Public concern about inflation has reached its highest level for 40 years as prices continue to climb, a survey suggests.
A poll by Ipsos found 45% of British adults thought inflation was one of the most important issues facing the country.
The figure represents not only an increase on the 40% who listed inflation as a concern in June, but also the highest recorded level of concern since Ipsos started its monthly issues tracking survey in the early 1980s.
Concern about rising prices tracks inflation itself, which reached a 40-year high of 9.4% in June, while economists fear it could end up exceeding 10%.
The survey, which asked 1,000 British adults what they thought were the most important issues facing Britain today, found inflation was by far the biggest concern, followed by the economy in general, which was mentioned by 34% of people.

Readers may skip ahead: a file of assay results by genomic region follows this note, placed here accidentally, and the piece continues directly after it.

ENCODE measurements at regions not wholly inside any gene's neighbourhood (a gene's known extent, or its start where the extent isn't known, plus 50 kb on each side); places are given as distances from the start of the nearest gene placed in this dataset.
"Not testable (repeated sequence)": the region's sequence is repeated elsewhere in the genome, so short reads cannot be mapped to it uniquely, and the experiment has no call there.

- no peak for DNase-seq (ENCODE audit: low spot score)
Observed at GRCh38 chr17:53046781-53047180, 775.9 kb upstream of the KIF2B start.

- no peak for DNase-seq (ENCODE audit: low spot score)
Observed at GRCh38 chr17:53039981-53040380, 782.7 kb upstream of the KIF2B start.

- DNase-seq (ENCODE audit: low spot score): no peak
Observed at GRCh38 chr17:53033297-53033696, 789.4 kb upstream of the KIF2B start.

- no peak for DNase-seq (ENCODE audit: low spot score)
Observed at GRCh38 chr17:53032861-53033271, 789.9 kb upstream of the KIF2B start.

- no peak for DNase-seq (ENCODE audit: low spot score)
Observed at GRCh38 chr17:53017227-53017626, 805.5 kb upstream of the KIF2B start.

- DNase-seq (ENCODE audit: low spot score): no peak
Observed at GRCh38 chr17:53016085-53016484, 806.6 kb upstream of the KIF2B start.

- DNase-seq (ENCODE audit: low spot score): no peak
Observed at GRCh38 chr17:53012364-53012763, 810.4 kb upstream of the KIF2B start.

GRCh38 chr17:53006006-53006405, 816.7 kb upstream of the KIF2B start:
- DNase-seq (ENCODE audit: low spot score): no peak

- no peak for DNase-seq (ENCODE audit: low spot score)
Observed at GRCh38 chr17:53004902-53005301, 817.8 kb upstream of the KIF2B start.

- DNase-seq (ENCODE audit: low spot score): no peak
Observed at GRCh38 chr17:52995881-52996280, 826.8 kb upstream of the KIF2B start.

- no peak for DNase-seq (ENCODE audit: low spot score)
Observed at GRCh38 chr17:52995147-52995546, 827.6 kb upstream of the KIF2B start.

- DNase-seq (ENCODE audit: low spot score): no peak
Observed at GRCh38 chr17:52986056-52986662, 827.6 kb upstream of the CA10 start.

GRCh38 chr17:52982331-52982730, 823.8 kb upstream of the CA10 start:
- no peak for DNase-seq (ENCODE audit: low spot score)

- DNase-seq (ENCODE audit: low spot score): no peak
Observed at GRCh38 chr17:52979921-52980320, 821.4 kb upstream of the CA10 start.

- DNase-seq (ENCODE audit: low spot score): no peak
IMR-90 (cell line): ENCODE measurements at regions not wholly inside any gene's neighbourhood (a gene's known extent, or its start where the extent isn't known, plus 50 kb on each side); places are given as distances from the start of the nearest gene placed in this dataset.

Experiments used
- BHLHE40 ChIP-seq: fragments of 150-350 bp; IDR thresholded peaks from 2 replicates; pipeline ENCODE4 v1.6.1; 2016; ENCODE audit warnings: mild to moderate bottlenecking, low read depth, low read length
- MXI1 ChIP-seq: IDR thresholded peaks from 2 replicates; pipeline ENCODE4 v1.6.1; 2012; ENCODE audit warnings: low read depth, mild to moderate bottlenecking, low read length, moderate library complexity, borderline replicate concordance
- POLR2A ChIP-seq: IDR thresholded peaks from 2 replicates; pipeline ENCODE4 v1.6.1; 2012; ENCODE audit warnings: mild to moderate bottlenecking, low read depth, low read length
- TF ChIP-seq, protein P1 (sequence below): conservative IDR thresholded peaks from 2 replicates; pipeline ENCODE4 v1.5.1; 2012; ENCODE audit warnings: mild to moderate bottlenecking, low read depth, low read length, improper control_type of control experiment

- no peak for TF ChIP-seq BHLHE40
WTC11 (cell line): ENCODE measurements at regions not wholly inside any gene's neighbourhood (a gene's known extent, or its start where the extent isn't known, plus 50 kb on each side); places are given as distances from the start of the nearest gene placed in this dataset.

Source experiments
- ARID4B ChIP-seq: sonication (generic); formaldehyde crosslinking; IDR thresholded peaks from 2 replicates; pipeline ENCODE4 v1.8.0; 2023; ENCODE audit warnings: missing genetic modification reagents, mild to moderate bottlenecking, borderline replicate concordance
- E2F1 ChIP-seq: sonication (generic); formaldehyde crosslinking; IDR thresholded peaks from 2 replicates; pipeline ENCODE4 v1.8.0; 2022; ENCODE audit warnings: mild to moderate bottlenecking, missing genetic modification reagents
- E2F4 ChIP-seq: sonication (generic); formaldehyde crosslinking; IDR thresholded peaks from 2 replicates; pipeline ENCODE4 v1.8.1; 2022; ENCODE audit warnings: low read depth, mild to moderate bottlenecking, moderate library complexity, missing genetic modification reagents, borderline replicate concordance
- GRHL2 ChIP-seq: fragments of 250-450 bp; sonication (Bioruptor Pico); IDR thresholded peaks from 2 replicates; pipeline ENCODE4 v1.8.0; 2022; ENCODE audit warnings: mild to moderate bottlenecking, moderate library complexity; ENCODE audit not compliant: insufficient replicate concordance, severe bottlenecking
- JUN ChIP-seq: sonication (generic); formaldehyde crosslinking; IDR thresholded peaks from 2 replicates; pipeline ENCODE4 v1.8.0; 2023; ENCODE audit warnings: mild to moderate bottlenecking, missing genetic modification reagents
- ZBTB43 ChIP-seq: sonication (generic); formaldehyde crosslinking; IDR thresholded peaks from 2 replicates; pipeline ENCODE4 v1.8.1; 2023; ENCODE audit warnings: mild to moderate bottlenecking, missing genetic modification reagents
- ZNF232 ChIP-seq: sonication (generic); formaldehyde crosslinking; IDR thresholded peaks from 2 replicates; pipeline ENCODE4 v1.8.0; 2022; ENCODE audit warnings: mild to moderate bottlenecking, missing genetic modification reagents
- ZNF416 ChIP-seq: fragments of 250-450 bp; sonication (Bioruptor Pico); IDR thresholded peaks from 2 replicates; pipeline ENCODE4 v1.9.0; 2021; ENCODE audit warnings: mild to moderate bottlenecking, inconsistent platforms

No other issue scored more than 16%, including the NHS, Brexit, climate change and immigration.
People aged between 18 and 34 were even more likely to mention inflation, with 53% saying they were concerned about rising prices.
Mike Clemence, a senior consultant at Ipsos, said: “Public concern about inflation continues to increase, matching the rises we see in the official inflation rate.
“Now almost half of the public mention rising prices as one of the biggest issues for Britain, the highest level we’ve seen since the early Eighties.”
But, he added, “very few” people were worried about unemployment despite the worsening economic picture.
Just 3% of people listed unemployment as a major issue facing the country, the lowest level Ipsos has recorded since it began its issues surveys in 1974.